80 Wn.2d 44, HERSHEL ROYSE et al., Appellants, v. CHRISTIAN BOLDT, Defendant, CANAL INSURANCE COMPANY, Respondent

[No. 42072. En Banc.      Supreme Court      December 9, 1971.]

HERSHEL ROYSE et al., Appellants, v. CHRISTIAN BOLDT, Defendant, CANAL INSURANCE COMPANY, Respondent.

[1] Insurance - Omnibus Clause - Absence From Policy - Validity. A clause in an automobile insurance policy restricting liability coverage to the insured, residents of his household, and persons specifically named in the policy, is valid. RCW 46.29.490(2)(b), which requires persons who establish proof of financial responsibility by securing liability insurance to purchase such insurance to cover anyone operating the automobile with permission of the insured, will not be extended beyond its terms to require th1s type of coverage in the absence of the occurrence of certain accidents, convictions, or bail forfeitures as specified by statute.

[See 7 Am. Jur. 2d, Automobile Insurance 6, 7.]

 Dec. 1971]               ROYSE v. BOLDT                   45 
80 Wn.2d 44, 491 P.2d 644

Appeal from a judgment of the Superior Court for Cowlitz County, No. 28899, Robert B. Arkell, J., entered April 20, 1970. Affirmed.

Garnishment proceedings. Plaintiffs appeal from a judgment in favor of the garnishee defendant.

Garver & Garver, by Robert W. Garver, for appellants.

Charles T. Mertsching (of Walstead, Mertsching, Husemoen & Donaldson), for respondent.


This is a garnishment action seeking to establish automobile liability insurance coverage. In the primary action, plaintiffs had obtained judgment against defendant, Mr. Boldt, for personal injuries and property damage arising out of an automobile accident. In that action, the jury specifically found that Mr. Boldt was not driving at the time of the accident. The automobile, owned and occupied by Mr. Boldt, was found to have been driven at that time by a Mr. Smith at Mr. Boldt's specific request and direction.

In this garnishment proceeding, the trial court observed that the insurance policy in question specifically, and in bold-faced type, excludes coverage for any accident occurring while an insured automobile is being operated by any driver other than the named insured (Mr. Boldt), a resident member of his household, or a driver specifically named in that portion of the policy. The driver in the accident in question, Mr. Smith, is within none of these categories. The trial court ruled that this "driver limitation" clause does not violate the public policy of this state as expressed by the legislature in the financial responsibility statute (RCW 46.29), and that said clause is not forestalled by those other policy terms which automatically effect compliance with any applicable state financial responsibility laws for which the policy is certified.

Plaintiffs' appeal from the latter ruling may be disposed of summarily. The record discloses that the policy in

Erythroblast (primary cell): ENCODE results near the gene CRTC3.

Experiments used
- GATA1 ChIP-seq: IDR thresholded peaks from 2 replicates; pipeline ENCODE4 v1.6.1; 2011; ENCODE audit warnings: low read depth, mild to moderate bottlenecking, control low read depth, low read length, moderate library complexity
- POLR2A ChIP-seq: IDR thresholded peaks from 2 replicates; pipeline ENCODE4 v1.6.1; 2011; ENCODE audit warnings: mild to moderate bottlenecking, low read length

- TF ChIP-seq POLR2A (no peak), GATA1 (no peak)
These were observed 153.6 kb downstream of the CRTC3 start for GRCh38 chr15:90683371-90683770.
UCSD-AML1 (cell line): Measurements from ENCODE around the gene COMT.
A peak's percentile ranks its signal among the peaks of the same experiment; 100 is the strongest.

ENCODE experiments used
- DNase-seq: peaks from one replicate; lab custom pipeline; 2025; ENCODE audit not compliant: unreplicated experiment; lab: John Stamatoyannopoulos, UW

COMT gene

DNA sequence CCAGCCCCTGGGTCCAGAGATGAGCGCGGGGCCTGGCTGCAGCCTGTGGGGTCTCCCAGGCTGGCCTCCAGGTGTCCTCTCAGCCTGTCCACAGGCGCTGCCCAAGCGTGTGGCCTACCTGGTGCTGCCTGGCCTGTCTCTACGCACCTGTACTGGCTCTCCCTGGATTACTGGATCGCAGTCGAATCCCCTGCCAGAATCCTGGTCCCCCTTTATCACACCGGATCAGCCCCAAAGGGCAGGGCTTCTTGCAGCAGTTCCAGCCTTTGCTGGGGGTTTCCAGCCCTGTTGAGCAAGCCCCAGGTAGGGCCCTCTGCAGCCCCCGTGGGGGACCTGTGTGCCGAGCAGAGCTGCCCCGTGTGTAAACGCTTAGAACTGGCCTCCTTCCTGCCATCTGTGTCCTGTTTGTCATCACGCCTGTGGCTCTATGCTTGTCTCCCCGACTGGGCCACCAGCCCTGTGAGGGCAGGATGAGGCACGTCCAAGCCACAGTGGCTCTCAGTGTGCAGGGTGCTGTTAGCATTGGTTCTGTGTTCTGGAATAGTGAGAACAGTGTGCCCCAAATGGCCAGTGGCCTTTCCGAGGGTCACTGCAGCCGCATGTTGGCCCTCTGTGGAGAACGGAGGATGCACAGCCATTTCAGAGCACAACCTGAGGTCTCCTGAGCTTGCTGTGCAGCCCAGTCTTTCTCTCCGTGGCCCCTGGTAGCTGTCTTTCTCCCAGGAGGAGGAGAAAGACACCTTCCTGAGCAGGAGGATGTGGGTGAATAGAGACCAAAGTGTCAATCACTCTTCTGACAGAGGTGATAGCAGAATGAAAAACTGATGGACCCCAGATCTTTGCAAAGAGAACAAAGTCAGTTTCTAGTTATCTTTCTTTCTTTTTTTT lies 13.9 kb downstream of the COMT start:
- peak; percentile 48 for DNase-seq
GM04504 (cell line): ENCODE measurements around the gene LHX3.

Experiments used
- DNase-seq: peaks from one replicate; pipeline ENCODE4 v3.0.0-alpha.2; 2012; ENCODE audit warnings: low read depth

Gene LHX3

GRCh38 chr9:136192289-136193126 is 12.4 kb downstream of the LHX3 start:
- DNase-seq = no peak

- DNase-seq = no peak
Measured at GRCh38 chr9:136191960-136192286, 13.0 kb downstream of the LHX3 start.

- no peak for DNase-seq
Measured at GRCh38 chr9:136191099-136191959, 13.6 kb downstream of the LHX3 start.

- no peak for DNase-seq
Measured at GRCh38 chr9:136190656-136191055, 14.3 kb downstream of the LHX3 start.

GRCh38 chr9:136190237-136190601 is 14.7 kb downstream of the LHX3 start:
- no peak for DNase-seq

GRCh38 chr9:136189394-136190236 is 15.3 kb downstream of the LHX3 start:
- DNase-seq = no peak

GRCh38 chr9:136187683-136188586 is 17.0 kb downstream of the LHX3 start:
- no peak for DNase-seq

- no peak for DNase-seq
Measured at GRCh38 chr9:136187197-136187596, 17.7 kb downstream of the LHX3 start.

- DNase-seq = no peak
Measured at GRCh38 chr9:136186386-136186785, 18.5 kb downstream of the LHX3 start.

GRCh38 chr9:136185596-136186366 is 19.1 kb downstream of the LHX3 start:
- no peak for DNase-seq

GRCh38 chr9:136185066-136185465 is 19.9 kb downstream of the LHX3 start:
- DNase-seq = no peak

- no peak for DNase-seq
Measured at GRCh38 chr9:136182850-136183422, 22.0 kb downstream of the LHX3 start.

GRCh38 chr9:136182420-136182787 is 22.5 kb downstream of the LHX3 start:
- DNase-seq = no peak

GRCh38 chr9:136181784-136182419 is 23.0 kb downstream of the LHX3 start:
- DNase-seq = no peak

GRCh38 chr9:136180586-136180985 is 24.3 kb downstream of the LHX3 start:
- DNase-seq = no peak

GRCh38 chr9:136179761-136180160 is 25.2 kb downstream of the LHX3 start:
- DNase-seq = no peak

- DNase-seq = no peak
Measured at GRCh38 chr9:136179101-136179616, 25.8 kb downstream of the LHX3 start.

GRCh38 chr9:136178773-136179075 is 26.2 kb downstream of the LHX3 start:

46    ROYSE v. BOLDT              [Dec. 1971 
               80 Wn.2d 44, 491 P.2d 644

question had not, prior to this accident, been certified as proof of financial responsibility under RCW 46.29. Therefore, the automatic compliance terms of the policy were not operative in this case.

[1] It is undisputed that, at the time of this accident, Mr. Boldt was not subject to the requirements of our financial responsibility statute (RCW 46.29) and that his insurance coverage was a matter of voluntary contract. We have previously upheld the validity and enforceability of driver limitation clauses as such. Barkwill v. Englen, 57 Wn.2d 545, 358 P.2d 317 (1961).

The specific question presented in the case at bar is whether "driver limitation" clauses in automobile liability insurance not certified for purposes of the financial responsibility act, RCW 46.29, specifically RCW 46.29.490(2)(b), are rendered ineffective by reason of that act. The terms of the financial responsibility statute do not require that all drivers meet the statutory requirements. The statute speaks in terms of "proof of financial responsibility for the future," and defines that phrase in terms of "accidents occurring subsequent to the effective date of said proof . . ." RCW 46.29.260. The statute does not impose its requirements as to proof of financial responsibility until the occurrence of certain accidents, convictions or bail forfeitures. RCW 46.29.250; RCW 46.29.060-.080. Thus, the terms of the statute were not in effect for purposes of this case at the time of the accident.

Plaintiffs suggest that this court should, on its own initiative, expand the applicability of RCW 46.29 to all automobile liability insurance contracts as a matter of public policy. It is not for us to agree or disagree with this argument. Our response has already been expressed in Barkwill v. Englen, supra at 548:

It is not the function of the judiciary of this state to determine public policy as it relates to this subject. That function rests exclusively with the legislative branch of our government. Our legislature has not enacted a compulsory financial responsibility law applicable to the owners and operators of motor vehicles [who are not, by

 Dec. 1971]              STATE v. STILTNER               47 
80 Wn.2d 47, 491 P.2d 1043

statutory provision, required to submit "proof of financial responsibility for the future"]. Appellants' request for such legislation and the pronouncement of public policy should be addressed to the legislature.

In view of the above disposition, we need not reach theother contentions of the parties.

Judgment affirmed.